What is parkour?
Parkour is the physical discipline of using one’s body to navigate over, under, around, or through any structure or barrier in one’s path using movements such as vaults, wall runs, climbups, bar swings, and other methods. It consists of using one’s environment like an obstacle course, getting from one point to another as quickly and efficiently as possible.
What is freerunning?
Freerunning uses the fundamental movements and elements of parkour while focusing more on an artistic approach to movement using flips, tricks, and style. One would use their environment more like a playground where there is no destination, just a canvas to explore the different ways that your body can move.
Isn’t this dangerous?
Any sport or activity that requires athletic abilities can be dangerous, but parkour is all about longevity and keeping your body fit and healthy by learning how to connect one’s coordination, balance, agility, strength, power, flexibility, and control over all of their movements. You learn how to fall properly, roll, and safely bail out of injury prone movements that could sometimes happen in everyday life. Improving upon ones attributes through parkour will also help with so many other sports and activities. As long as the individual stays within their own safe and progressive pace, parkour can be much safer than most other sports.
Why isn’t there more padding on the structures?
Learning all of your movements on strictly soft padding causes you to be a bit more reckless in your progressions, and not focus on the correct ways to level up safely. When taking the movements that you’ve learned in a fully padded gym to the hard surfaces of the outdoor world, you will encounter many mental blocks that will prevent you from achieving those same movements. By learning the movements on wooden structures at a progressive safe pace (with the assistance of carpeted flooring, moveable mats, and dedicated instructors) one can take their movements out of the gym in a much more confident and progressive manner.
What kind of shoes should I wear?
Make sure you wear nice tightly tied sneakers, NO SANDALS or CROCS! The best types of shoes to wear are any shoes that have relatively flat based bottoms with good rubber soles. The bigger the treads are, the more likely they are to catch on structure edges and trip you up. There is also more negative space in between the treads that has no use in this type of environment. Good rubber will help you grip to all types of surfaces, whereas foam based bottoms will likely slip on everything. We do sell designated parkour shoes here at the gym for you to check out, try on, and purchase.
How do the class memberships work?
Our class memberships give the student either 1, 2, or 3 classes per week for one month from the date of purchase. The student may then come to any class at any day or time during the week for their age group, up to the number of sessions they purchased. Each of the 3 class memberships also include an added perk of 1 open gym per week to practice what they learned. Therefore, the 1 class/week gives the student 4 classes and 4 open gyms for the month, the 2 classes/week gives 8 classes and 4 open gyms for the month, and the 3 classes per week gives 12 classes and 4 open gyms for the month.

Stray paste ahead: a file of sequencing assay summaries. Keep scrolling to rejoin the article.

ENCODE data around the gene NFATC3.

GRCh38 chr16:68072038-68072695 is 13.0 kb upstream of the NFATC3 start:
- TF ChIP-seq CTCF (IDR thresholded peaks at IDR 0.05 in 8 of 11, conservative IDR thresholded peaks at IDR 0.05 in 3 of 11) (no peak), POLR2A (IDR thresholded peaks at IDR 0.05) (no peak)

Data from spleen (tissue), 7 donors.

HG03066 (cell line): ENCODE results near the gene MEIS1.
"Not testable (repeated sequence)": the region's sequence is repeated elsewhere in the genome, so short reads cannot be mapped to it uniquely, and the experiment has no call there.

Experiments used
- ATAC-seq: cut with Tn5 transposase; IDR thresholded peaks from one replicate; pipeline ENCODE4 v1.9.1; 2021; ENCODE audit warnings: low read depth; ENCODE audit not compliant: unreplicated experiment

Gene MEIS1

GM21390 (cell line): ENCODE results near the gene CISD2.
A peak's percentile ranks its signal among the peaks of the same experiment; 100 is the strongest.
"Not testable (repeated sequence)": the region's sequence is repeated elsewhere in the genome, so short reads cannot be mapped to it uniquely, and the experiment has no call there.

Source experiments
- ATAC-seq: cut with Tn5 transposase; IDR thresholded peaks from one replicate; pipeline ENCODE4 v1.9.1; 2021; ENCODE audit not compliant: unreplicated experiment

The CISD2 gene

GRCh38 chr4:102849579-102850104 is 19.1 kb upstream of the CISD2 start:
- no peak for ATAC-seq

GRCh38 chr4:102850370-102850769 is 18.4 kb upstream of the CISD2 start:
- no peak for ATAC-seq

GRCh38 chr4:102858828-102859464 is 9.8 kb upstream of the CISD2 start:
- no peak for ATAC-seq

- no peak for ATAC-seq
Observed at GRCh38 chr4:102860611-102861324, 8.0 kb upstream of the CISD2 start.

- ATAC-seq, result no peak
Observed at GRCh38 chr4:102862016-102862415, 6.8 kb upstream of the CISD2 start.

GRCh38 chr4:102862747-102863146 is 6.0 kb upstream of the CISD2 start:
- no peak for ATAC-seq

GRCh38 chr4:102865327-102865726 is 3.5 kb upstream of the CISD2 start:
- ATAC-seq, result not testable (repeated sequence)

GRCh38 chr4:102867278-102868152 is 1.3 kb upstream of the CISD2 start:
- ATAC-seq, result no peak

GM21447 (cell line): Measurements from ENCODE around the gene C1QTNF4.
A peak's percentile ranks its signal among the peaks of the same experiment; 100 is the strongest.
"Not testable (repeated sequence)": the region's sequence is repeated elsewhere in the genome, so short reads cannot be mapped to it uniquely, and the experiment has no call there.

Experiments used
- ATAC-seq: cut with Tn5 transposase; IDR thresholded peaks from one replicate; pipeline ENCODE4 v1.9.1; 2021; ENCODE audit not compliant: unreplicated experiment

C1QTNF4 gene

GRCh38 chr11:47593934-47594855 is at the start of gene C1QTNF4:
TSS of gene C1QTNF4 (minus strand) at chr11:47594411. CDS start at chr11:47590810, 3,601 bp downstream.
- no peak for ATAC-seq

Why are there less sessions for juniors?
The 5-8 year old juniors are generally less attentive during the more technical lessons. We like to mix it up with the junior classes and include some ninja courses, basic parkour movements, and games in one class with a more fun based structuring. The 9-14 year old range is broken up into separate classes where individual skills are repetitively drilled and rely on more focus and commitment to the movements.
Can my younger child (5-8 yo) join his/her older sibling in the ‘Kid’ classes (9-14 yo)?
It is ok if an older participant (9,10,11yo) wants to join in with the younger participants in our younger junior sessions, but not ok for a younger age to join into an older class range or open gym. In the 9 and up age range there are much larger adults and teenagers training in the gym and it becomes much more dangerous for smaller children with larger weight differences.
Does a parent have to stay at the gym?
If the participant is under 9, the parent will need to stay present during the session. For anyone 9 to 17, it is not mandatory for the parent to stay but always recommended. Plus, if you watch your child during their session, chances are you're going to want to try it yourself!
If I am completely out of shape, is it pointless for me to try this type of training?
Absolutely not! The entire premise of this gym is to get fit through movement at your own pace and fitness level while having tons of fun. Our classes are based on beginner level and variable on an individual fitness level basis. You will be able to lose weight, get fit, increase strength and confidence in your movements just by learning to play again!
If I am new to this type of training, how will I know what to do if I just come in for an open gym?
We always have at least 1 or 2 instructors monitoring the gym during open gyms and giving helpful advice, tips, ideas, and other safety practices. Anyone new to the gym will be given a small orientation to the safety rules and regulations of the facility. And of course, we’re usually around to show you a few advanced moves to strive for and a few of the different progressions to get you started! But obviously, if you are brand new to this training we would highly recommend taking some classes to really keep you safe in your new journey toward fun fitness.